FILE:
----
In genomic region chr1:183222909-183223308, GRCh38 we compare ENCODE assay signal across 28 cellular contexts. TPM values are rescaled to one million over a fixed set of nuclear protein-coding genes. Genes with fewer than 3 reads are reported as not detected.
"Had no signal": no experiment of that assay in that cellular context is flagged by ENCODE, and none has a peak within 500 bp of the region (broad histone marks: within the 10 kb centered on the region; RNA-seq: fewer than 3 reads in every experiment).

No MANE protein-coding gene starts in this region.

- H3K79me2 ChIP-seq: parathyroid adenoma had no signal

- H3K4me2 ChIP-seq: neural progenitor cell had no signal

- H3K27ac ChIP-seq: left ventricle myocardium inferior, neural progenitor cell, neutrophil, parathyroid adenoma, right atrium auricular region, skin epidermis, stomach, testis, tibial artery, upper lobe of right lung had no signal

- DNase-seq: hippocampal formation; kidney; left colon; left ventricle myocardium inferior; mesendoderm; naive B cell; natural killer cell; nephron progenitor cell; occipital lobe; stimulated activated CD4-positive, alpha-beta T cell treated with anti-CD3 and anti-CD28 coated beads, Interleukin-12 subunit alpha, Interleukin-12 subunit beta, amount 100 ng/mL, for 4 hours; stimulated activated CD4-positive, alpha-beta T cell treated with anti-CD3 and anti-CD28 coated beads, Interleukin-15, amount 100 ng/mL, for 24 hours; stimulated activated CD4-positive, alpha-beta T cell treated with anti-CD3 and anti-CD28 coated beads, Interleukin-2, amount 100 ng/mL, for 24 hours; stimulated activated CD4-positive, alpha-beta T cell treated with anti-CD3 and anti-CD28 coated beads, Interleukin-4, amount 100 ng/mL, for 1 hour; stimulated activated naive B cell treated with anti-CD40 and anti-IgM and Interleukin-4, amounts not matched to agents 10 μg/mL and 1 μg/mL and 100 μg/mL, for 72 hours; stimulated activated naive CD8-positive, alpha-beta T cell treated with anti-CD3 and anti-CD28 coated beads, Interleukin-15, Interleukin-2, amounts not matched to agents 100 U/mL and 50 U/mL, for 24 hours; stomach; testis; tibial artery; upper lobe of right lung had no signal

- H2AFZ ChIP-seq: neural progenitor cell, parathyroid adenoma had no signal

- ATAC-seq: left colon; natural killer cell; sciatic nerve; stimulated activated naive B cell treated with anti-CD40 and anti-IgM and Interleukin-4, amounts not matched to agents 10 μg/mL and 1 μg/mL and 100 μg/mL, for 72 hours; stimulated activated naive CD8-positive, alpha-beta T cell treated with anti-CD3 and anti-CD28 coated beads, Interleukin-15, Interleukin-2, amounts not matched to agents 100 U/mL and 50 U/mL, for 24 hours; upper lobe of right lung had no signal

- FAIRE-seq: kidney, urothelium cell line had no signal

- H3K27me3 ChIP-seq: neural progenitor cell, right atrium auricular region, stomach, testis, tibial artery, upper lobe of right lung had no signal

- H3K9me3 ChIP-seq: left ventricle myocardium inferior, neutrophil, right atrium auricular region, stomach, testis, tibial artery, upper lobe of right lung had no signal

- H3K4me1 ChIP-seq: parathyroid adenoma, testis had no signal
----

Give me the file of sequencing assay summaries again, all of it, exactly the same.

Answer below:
In genomic region chr1:183222909-183223308, GRCh38 we compare ENCODE assay signal across 28 cellular contexts. TPM values are rescaled to one million over a fixed set of nuclear protein-coding genes. Genes with fewer than 3 reads are reported as not detected.
"Had no signal": no experiment of that assay in that cellular context is flagged by ENCODE, and none has a peak within 500 bp of the region (broad histone marks: within the 10 kb centered on the region; RNA-seq: fewer than 3 reads in every experiment).

No MANE protein-coding gene starts in this region.

- H3K79me2 ChIP-seq: parathyroid adenoma had no signal

- H3K4me2 ChIP-seq: neural progenitor cell had no signal

- H3K27ac ChIP-seq: left ventricle myocardium inferior, neural progenitor cell, neutrophil, parathyroid adenoma, right atrium auricular region, skin epidermis, stomach, testis, tibial artery, upper lobe of right lung had no signal

- DNase-seq: hippocampal formation; kidney; left colon; left ventricle myocardium inferior; mesendoderm; naive B cell; natural killer cell; nephron progenitor cell; occipital lobe; stimulated activated CD4-positive, alpha-beta T cell treated with anti-CD3 and anti-CD28 coated beads, Interleukin-12 subunit alpha, Interleukin-12 subunit beta, amount 100 ng/mL, for 4 hours; stimulated activated CD4-positive, alpha-beta T cell treated with anti-CD3 and anti-CD28 coated beads, Interleukin-15, amount 100 ng/mL, for 24 hours; stimulated activated CD4-positive, alpha-beta T cell treated with anti-CD3 and anti-CD28 coated beads, Interleukin-2, amount 100 ng/mL, for 24 hours; stimulated activated CD4-positive, alpha-beta T cell treated with anti-CD3 and anti-CD28 coated beads, Interleukin-4, amount 100 ng/mL, for 1 hour; stimulated activated naive B cell treated with anti-CD40 and anti-IgM and Interleukin-4, amounts not matched to agents 10 μg/mL and 1 μg/mL and 100 μg/mL, for 72 hours; stimulated activated naive CD8-positive, alpha-beta T cell treated with anti-CD3 and anti-CD28 coated beads, Interleukin-15, Interleukin-2, amounts not matched to agents 100 U/mL and 50 U/mL, for 24 hours; stomach; testis; tibial artery; upper lobe of right lung had no signal

- H2AFZ ChIP-seq: neural progenitor cell, parathyroid adenoma had no signal

- ATAC-seq: left colon; natural killer cell; sciatic nerve; stimulated activated naive B cell treated with anti-CD40 and anti-IgM and Interleukin-4, amounts not matched to agents 10 μg/mL and 1 μg/mL and 100 μg/mL, for 72 hours; stimulated activated naive CD8-positive, alpha-beta T cell treated with anti-CD3 and anti-CD28 coated beads, Interleukin-15, Interleukin-2, amounts not matched to agents 100 U/mL and 50 U/mL, for 24 hours; upper lobe of right lung had no signal

- FAIRE-seq: kidney, urothelium cell line had no signal

- H3K27me3 ChIP-seq: neural progenitor cell, right atrium auricular region, stomach, testis, tibial artery, upper lobe of right lung had no signal

- H3K9me3 ChIP-seq: left ventricle myocardium inferior, neutrophil, right atrium auricular region, stomach, testis, tibial artery, upper lobe of right lung had no signal

- H3K4me1 ChIP-seq: parathyroid adenoma, testis had no signal